Original Characters

Blue Kat

Member
I figured I'd start a thread on OCs because I've seen a couple of people talking about them elsewhere on the forum and I thought it could be fun to have a more involved discussion and share some recommendations. Most of what I read/write is OC centric and it's always bummed me out when people write them off because OCs can be really great when done well.

Anyway, one of my favorite fics on HPFF is Periphery by my_voice_rising. It opens with the main character, Chloe, receiving a note from Sirius Black: Marlene McKinnon, her best friend, is dead. They haven't spoken in over a month. The story then takes you back to Chloe's time at Hogwarts where you learn the tragic event that resulted in her friendship with Marlene and the Marauders, including a complicated relationship with Sirius that is equal parts slow burn and unrequited-but-maybe-requited love (it's hard to say). All the while, the plot moves toward answering the question that begins the story: what caused the falling out between Marlene and Chloe? The author writes beautifully well-developed and well-rounded characters; the quality of the writing is superb and the fic is full of beautiful, highly evocative prose.

What other OC-centric fics have you read and loved?
 

DobbyMinerva

New member
Thank you for starting this thread! I definitely agree that OC-fic can be a lot of fun to read (write) when done well. As a writer, I actually find it really hard to come up with stories without them! OCs are great because they give you a lot flexibility, as well as a chance to write about canon characters from a fresh perspective.

Some recent ones I've liked:
Wide Awake by OldNumberSeven (an impressively detailed Marauders/OC)
Strangers At Drakeshaugh by Northumbrian (an interesting next-gen where the OCs are muggles)

Out of curiosity: what about OCs who are based on canon, such as a very minor character from the series that's been fleshed out to the point where they're pretty much a new character. Do people consider them OCs?
 

Blue Kat

Member
I think I'd put those kinds of characters in their own category. They're not exactly OCs, but they've got a lot of original content. They're sort of a hybrid, maybe? The fic that I mentioned above, Periphery, does a really good job of that with Marlene McKinnon...and I think I read one that did that with Eloise Midgen, but it was a super long time ago.
 

darsynia

Moderator
Staff member
I am writing an OC and I am having a blast with her. She's what some people consider the worst kind of OC--she falls into the category of 'self insert' even though she's not really like me at all. She wakes up in the Harry Potter universe and discovers that she has swapped places with her own magical self. For the actual reader this means they can imagine that they exist in the Harry Potter universe too! Are they magical there, too? Here's hoping!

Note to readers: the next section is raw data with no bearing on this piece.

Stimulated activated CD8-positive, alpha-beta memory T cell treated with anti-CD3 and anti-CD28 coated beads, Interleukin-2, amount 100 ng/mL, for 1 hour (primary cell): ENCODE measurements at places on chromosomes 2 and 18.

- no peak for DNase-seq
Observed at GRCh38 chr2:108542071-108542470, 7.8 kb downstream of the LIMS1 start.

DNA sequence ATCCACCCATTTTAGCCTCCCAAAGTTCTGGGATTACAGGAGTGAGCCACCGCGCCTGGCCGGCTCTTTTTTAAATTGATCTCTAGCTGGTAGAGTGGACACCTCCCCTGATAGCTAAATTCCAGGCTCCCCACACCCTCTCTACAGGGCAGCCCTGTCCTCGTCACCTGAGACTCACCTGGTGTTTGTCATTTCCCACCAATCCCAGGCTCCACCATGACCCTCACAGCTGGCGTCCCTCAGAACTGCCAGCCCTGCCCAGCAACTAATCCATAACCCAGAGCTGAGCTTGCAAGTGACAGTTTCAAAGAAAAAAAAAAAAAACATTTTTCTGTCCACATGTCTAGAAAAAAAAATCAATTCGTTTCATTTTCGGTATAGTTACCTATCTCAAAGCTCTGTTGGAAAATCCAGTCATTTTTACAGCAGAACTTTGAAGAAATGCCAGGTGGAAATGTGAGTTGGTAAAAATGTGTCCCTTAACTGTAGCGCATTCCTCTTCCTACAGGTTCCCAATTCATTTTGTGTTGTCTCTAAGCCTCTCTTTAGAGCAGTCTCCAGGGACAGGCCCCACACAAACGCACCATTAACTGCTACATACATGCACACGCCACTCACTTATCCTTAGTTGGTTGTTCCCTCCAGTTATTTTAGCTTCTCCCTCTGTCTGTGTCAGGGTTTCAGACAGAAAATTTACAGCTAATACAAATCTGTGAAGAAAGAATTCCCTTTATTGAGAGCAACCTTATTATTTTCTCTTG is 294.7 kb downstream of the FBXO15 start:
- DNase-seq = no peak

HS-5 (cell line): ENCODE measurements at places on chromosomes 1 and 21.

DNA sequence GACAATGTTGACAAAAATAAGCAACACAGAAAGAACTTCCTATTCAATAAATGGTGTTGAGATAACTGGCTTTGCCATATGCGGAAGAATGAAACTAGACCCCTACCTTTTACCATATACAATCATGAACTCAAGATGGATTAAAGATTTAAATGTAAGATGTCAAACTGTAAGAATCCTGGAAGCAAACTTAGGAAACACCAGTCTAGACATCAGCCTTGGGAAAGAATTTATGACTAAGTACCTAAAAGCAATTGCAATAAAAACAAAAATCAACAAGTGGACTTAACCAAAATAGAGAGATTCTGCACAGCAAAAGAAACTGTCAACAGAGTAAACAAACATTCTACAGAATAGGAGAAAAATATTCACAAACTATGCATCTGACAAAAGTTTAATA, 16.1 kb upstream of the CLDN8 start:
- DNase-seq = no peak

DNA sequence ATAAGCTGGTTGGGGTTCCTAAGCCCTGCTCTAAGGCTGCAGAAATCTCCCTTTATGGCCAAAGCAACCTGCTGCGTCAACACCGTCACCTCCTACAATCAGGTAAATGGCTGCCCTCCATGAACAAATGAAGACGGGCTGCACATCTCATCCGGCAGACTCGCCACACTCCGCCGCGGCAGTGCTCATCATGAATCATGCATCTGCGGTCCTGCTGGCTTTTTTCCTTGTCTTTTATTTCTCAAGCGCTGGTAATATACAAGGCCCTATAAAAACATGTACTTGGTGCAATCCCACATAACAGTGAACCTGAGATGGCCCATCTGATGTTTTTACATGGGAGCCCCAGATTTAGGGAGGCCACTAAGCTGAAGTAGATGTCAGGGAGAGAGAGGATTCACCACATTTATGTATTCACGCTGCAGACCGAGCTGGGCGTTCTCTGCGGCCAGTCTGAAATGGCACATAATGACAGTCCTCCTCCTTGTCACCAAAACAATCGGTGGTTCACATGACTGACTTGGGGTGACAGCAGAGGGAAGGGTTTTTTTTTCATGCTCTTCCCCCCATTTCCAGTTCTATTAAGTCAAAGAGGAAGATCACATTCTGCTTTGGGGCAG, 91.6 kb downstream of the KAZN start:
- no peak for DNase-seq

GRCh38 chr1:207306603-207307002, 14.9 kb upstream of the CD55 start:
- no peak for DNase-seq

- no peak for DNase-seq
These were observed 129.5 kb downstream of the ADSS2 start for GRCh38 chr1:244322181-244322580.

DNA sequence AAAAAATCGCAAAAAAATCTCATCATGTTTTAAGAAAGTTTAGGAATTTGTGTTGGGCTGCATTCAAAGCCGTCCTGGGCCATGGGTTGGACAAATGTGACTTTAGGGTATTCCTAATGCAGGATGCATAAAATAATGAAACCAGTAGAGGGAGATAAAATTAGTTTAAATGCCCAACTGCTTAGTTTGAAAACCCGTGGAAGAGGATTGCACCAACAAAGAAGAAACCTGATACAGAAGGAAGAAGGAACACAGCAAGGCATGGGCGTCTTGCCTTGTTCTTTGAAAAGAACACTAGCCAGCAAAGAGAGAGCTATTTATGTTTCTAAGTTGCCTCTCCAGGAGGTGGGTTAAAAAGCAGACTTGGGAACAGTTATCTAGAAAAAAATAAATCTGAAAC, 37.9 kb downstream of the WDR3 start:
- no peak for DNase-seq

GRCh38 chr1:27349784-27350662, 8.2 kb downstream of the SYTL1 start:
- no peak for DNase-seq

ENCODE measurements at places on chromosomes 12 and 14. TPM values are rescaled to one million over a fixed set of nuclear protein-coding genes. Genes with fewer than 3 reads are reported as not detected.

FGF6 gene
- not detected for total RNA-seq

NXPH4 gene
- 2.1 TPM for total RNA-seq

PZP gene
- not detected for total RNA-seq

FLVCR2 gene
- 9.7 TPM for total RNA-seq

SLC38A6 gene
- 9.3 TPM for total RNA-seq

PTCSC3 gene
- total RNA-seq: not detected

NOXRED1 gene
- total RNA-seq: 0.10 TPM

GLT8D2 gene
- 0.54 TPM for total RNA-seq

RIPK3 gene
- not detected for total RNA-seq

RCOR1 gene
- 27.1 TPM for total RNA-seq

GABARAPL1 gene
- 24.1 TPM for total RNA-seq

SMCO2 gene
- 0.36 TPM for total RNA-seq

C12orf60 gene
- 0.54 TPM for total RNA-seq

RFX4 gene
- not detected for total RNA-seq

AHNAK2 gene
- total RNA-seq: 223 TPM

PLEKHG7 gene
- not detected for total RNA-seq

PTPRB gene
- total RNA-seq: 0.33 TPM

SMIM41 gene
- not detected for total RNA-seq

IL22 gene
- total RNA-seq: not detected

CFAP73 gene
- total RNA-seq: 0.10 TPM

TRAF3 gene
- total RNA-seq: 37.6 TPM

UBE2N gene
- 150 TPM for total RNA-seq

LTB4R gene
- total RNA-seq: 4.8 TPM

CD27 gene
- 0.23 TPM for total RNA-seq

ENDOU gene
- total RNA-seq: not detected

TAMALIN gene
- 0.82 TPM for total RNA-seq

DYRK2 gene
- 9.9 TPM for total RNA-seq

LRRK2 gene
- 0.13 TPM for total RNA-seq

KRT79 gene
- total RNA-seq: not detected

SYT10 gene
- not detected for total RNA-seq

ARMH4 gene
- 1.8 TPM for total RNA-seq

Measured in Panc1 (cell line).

One of the fun parts for her is the way that people end up appreciating when a person picks up special things about them and remember them right away. Because Elodie knows all of the characters so well, she's able to use that knowledge to help people feel more comfortable with her. She doesn't fawn all over Harry Potter. She asks Hermione if her name is from A Winter's Tale. She encourages Ron Weasley to talk about Quidditch. She asks Tonks if she's a Metamorphmagus after seeing her hair change color in conversation.

Another thing I realized about halfway through my story (and I'm going to keep it, because while I'm not writing her as my own personal self insert, I want the reader to feel like they could pretend they're Elodie if they want to) is--I didn't describe her! I described her height, and her hair length, but nothing about what color her hair or eyes are. I think it works because we can all imagine what Elodie looks like, but it does mean I can't commission any fanart of it, hehe.
 

Blue Kat

Member
I am writing an OC and I am having a blast with her. She's what some people consider the worst kind of OC--she falls into the category of 'self insert' even though she's not really like me at all. She wakes up in the Harry Potter universe and discovers that she has swapped places with her own magical self. For the actual reader this means they can imagine that they exist in the Harry Potter universe too! Are they magical there, too? Here's hoping!

One of the fun parts for her is the way that people end up appreciating when a person picks up special things about them and remember them right away. Because Elodie knows all of the characters so well, she's able to use that knowledge to help people feel more comfortable with her. She doesn't fawn all over Harry Potter. She asks Hermione if her name is from A Winter's Tale. She encourages Ron Weasley to talk about Quidditch. She asks Tonks if she's a Metamorphmagus after seeing her hair change color in conversation.